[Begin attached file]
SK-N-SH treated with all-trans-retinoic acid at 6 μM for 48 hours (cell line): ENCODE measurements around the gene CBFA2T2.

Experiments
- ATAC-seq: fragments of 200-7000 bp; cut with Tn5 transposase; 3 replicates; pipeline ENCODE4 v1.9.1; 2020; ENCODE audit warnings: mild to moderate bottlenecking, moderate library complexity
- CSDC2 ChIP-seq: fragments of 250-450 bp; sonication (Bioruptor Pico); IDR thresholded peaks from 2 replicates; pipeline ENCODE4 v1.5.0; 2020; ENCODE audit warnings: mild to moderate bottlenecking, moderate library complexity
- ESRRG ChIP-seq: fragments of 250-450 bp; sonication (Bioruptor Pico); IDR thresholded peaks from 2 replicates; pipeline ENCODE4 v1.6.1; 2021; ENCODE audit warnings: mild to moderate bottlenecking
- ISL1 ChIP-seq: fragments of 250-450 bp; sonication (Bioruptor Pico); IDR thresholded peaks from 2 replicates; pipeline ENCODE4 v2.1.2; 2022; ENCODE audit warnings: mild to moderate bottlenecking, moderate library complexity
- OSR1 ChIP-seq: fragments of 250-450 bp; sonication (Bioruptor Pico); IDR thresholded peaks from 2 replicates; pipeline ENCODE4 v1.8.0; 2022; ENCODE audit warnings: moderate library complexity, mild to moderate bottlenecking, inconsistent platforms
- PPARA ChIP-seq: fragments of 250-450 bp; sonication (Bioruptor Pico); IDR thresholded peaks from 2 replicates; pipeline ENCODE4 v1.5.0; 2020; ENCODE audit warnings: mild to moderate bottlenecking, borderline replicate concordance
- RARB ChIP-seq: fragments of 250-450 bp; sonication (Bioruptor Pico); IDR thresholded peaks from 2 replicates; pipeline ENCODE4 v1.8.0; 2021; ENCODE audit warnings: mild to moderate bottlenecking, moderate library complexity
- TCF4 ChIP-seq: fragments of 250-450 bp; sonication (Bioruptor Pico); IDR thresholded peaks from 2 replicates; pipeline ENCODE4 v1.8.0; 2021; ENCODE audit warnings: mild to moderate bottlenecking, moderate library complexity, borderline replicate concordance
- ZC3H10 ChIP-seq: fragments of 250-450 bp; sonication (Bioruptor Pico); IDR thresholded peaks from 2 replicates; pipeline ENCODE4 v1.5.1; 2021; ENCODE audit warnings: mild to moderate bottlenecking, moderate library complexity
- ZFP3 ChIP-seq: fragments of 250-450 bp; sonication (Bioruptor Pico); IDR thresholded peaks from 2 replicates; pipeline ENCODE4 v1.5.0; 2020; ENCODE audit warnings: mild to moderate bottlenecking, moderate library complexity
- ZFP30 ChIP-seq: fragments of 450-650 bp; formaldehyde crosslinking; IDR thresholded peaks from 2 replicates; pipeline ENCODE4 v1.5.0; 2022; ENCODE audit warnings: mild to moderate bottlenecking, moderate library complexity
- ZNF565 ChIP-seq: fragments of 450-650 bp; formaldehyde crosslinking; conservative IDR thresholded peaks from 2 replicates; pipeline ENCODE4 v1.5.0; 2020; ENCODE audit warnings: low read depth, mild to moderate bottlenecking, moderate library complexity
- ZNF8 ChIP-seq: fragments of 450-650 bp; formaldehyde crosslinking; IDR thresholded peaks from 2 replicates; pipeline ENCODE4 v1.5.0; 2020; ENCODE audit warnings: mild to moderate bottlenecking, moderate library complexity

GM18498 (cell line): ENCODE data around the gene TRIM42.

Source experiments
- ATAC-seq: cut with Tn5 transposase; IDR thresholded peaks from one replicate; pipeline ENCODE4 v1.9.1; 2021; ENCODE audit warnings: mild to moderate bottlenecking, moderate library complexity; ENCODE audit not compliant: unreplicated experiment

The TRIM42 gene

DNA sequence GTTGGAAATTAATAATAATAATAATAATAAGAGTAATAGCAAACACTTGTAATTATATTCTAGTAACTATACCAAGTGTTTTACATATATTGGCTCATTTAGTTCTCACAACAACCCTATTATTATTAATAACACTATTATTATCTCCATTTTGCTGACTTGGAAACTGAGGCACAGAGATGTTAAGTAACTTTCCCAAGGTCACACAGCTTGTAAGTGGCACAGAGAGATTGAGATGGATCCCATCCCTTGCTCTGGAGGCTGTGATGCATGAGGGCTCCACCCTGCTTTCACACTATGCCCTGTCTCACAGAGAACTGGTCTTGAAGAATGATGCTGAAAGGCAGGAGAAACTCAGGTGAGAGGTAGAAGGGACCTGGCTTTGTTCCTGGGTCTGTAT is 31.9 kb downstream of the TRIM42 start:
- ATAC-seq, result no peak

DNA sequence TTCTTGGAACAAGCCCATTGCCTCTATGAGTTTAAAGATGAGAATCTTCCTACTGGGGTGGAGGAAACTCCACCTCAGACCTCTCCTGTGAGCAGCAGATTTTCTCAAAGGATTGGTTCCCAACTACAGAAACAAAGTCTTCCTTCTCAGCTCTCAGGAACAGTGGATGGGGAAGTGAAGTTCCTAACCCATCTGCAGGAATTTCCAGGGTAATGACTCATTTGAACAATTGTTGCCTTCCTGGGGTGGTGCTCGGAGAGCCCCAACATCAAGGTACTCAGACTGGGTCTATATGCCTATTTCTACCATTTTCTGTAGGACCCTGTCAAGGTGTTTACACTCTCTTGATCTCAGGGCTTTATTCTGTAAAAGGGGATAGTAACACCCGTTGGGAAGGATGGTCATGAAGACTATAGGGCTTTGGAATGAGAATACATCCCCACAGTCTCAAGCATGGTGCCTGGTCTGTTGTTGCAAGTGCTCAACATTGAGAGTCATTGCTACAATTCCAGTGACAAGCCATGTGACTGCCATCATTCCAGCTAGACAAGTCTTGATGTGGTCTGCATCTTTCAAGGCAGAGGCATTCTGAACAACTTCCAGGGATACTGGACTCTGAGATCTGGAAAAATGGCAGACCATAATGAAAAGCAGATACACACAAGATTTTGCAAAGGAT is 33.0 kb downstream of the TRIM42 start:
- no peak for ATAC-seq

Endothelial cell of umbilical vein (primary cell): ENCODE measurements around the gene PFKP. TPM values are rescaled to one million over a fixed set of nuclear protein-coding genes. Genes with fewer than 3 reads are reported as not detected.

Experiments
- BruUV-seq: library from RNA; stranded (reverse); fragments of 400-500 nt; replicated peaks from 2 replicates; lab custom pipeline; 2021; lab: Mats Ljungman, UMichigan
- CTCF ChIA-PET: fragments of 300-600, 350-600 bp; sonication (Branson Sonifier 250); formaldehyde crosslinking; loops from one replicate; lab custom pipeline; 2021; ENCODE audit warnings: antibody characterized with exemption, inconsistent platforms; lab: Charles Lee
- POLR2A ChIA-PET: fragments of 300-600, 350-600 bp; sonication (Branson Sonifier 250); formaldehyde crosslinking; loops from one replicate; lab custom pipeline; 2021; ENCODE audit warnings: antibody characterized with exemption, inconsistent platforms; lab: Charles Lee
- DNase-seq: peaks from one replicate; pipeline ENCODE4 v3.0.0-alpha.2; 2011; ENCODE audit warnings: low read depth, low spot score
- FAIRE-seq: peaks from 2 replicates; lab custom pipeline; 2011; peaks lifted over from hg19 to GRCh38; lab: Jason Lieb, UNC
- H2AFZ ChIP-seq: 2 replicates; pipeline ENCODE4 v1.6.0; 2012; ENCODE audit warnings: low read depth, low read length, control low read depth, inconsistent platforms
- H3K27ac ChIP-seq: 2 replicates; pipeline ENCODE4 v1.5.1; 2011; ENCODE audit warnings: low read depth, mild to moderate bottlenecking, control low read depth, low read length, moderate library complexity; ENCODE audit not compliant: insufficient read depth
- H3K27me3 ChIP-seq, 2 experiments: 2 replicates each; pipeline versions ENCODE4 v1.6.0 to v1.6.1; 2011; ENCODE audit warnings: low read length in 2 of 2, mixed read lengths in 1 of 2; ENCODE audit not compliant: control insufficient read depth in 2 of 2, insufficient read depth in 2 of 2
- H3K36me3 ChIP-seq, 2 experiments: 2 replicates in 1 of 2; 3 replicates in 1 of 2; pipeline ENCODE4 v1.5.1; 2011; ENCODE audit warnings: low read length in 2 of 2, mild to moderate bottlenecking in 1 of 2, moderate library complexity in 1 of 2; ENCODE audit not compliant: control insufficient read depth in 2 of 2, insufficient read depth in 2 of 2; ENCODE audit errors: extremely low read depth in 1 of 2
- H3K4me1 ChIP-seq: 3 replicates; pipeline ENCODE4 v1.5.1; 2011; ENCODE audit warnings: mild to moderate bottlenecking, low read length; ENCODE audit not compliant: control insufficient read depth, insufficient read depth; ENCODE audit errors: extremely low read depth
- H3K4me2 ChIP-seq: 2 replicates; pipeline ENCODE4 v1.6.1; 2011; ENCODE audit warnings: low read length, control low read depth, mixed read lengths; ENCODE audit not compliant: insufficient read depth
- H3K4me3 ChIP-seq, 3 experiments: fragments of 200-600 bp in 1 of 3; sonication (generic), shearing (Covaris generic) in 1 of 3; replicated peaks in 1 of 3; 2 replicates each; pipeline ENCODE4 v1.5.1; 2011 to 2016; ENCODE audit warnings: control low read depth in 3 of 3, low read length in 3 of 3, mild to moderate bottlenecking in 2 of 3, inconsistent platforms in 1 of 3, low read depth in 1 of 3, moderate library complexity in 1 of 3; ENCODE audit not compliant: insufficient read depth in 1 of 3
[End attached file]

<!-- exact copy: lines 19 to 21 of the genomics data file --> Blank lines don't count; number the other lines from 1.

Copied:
The TRIM42 gene

DNA sequence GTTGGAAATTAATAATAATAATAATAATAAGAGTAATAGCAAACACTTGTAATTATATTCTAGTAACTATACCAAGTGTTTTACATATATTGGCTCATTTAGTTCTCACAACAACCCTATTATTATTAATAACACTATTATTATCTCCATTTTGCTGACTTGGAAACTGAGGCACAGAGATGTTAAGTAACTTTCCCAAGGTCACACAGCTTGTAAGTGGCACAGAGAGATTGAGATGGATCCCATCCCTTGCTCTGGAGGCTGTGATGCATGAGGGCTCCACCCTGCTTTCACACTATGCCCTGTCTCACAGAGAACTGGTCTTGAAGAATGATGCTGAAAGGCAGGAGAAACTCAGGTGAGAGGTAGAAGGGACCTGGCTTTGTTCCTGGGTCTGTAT is 31.9 kb downstream of the TRIM42 start:
- ATAC-seq, result no peak